Greta Thunberg returns with new series of videos warning about world running out of land and food

Greta Thunberg returns with new series of videos warning about world running out of land and food
AP Photo/Markus Schreiber
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Greta Thunberg, the teenage face of eco-anxiety and climate activism, is back in the limelight with the release of a new series of videos chiding everyone to change their lifestyles before the planet turns into the set of Mad Max. The Swedish teenager called for people to switch to a “plant-based diet” to lower carbon emissions. 

Thunberg was thrust into the public limelight as the face of climate activism over her indictment of world leaders in 2019, particularly former President Donald Trump, for subjecting teenagers to a bleak future through the pursuit of wealth and prosperity. “All you can talk about is money and fairytales of eternal economic growth,” she infamously said. “How dare you!”

“Let’s face it, if we don’t change, we’re f***ed,” said Thunberg in a new video

In the video series, Thunberg tied multiple issues into her concerns over climate change, including the rapid spread of disease and the possible starvation of mankind, rounding it off with concerns over the mass slaughter of thoughtful and emotional fish. 

“Millions have died from COVID-19, Zika, Ebola, Swine Flu, Mad Cow Disease, West Nile Fever, COVID-19, SARS, MERS, [and] HIV-AIDS. Up to 75% of all new diseases come from other animals,” she said.

“Every year we kill more than 60 billion animals, excluding fish, whose numbers are so great that we only measure their lives by weight. What about their thoughts and feelings?” she asked.

While Thunberg’s concerns over pollution and its impact on the average person are nothing out of the ordinary, she echoes decades-old apocalyptic claims that meat consumption is a source of carbon dioxide emissions, as is land use and agriculture. 

“If we continue, we will run out of land and food,” she said. “If we change toward a plant-based diet, we could save up to 8 billion tons of CO2 every single year. We could feed ourselves on much less land, and nature could recover.”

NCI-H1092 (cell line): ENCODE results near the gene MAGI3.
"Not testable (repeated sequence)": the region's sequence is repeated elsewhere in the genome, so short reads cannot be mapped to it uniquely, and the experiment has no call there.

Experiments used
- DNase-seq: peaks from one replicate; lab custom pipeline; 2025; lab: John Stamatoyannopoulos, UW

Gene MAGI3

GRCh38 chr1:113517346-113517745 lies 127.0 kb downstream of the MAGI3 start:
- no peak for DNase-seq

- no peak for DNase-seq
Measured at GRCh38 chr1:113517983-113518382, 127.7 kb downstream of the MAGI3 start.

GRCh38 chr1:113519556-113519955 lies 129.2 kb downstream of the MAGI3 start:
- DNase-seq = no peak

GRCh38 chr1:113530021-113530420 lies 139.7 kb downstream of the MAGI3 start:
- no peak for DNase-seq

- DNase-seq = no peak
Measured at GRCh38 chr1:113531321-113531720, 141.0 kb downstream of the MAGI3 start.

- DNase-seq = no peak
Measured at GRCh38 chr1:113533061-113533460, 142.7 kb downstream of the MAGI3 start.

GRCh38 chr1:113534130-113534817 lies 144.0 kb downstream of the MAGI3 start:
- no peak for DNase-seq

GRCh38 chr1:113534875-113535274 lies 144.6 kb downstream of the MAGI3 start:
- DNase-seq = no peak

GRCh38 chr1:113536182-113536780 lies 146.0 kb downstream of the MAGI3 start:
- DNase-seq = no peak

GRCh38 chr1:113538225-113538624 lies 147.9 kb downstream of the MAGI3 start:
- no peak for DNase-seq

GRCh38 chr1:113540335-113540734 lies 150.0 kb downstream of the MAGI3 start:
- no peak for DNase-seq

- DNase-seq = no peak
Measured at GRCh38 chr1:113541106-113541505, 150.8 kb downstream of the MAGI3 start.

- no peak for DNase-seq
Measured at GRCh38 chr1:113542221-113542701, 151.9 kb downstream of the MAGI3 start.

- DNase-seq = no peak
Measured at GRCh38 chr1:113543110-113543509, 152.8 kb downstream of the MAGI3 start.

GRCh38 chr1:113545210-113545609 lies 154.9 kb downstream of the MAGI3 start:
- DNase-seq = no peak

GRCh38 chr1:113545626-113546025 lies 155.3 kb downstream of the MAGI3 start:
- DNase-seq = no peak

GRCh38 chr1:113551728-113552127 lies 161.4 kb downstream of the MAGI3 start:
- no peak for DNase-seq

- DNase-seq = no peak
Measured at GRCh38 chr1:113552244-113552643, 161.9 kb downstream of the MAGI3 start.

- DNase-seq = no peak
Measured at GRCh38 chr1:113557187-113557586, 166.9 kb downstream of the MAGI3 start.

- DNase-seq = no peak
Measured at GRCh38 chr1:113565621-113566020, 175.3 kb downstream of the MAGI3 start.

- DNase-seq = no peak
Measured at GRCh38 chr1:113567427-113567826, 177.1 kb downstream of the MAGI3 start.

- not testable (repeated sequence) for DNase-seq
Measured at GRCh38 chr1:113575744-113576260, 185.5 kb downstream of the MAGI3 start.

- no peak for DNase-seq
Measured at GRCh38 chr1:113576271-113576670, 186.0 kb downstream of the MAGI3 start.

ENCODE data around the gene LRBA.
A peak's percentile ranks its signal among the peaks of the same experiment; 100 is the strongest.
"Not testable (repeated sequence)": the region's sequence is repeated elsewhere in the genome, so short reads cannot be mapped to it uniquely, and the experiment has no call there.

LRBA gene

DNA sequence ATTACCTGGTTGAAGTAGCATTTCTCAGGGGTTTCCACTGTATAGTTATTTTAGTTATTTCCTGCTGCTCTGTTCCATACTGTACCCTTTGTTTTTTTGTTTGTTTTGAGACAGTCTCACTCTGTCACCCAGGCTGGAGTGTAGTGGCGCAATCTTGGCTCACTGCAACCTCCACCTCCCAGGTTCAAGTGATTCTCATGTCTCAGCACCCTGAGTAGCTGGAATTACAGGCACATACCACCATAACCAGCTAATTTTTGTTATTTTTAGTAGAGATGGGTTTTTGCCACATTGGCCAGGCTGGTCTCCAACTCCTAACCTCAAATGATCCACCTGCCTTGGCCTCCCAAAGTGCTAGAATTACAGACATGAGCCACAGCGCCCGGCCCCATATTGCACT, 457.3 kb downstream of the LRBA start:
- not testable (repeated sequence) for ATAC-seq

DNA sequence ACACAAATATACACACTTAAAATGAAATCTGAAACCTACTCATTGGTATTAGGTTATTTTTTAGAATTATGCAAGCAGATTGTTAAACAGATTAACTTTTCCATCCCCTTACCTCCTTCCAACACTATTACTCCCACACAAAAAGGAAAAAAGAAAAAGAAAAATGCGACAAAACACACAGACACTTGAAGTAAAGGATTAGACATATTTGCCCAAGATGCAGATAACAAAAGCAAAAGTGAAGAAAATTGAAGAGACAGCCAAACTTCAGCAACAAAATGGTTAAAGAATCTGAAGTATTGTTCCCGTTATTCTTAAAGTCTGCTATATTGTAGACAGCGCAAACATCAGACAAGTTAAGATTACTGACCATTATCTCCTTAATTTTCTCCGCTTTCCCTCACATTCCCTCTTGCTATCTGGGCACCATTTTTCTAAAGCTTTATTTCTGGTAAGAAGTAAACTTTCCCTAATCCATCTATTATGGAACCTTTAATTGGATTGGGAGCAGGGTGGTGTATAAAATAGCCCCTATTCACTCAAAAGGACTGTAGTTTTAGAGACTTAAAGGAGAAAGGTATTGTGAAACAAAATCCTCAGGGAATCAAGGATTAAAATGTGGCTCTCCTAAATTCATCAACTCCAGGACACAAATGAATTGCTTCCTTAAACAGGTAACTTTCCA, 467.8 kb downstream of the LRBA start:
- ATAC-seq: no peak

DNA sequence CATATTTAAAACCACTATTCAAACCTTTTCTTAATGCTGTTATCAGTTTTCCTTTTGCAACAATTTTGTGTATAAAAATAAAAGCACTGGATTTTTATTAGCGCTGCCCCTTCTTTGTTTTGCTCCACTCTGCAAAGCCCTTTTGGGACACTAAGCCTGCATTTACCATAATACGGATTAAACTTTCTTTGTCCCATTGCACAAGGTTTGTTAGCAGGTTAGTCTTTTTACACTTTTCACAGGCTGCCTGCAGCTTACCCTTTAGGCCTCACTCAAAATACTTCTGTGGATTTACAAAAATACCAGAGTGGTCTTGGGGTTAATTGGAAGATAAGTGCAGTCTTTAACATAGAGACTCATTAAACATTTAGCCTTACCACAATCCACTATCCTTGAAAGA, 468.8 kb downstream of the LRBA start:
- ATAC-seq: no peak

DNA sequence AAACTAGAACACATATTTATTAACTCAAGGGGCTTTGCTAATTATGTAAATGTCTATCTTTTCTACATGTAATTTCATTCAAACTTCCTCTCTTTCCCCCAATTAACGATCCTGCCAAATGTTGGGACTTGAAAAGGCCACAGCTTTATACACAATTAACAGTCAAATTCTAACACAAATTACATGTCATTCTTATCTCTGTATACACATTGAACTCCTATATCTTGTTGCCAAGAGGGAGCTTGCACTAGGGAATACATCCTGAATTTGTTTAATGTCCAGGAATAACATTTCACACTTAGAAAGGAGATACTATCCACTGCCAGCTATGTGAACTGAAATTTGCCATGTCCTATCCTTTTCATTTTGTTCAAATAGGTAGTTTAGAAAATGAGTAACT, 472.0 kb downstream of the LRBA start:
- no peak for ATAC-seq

The Malthusian population control harbinger and environmentalist radical Paul Ehrlich wrote in the 1970s that overpopulation would “completely outstrip whatever small increases in food supplies we make,” arguing that increased prosperity would cause the world to run out of resources faster. He claimed that such advances would trigger a “great die-off” in which 65 million Americans would starve to death in the 1980s, along with 4 billion others on the planet. 

None of Ehrlich’s warnings came to pass, and technological progress has enabled more humans than ever to sustain life on earth.

As the Daily Wire details:

The world is not running out of farmland, because advances in productivity have made it possible to grow more food on less land. People globally consume more calories, pay less for food, and use less land for cultivating food than in decades past. “Between 1961 and 2014, global cereal yields per unit of land increased by 154%,” according to the invaluable website Erosion fell by 43% between 1982 and 2007.

But what about meat? The same process is at work for every kind of livestock, which have gotten larger over the decades without taking up more space. Cows, chickens, and pigs produced 150-169% more meat per carcass in 2018 than in 1961. And this trend will continue.

We’re in no danger of running out of meat. Over the next 10 years, the global supply of meat will outpace global demand by 15 million tons (megatons, or “Mt” for short), driving down real prices. Demand for meat will increase to 350 million tons (or megatons, “Mt”), while the supply will increase to 365 Mt, according to an estimate from the OECD.

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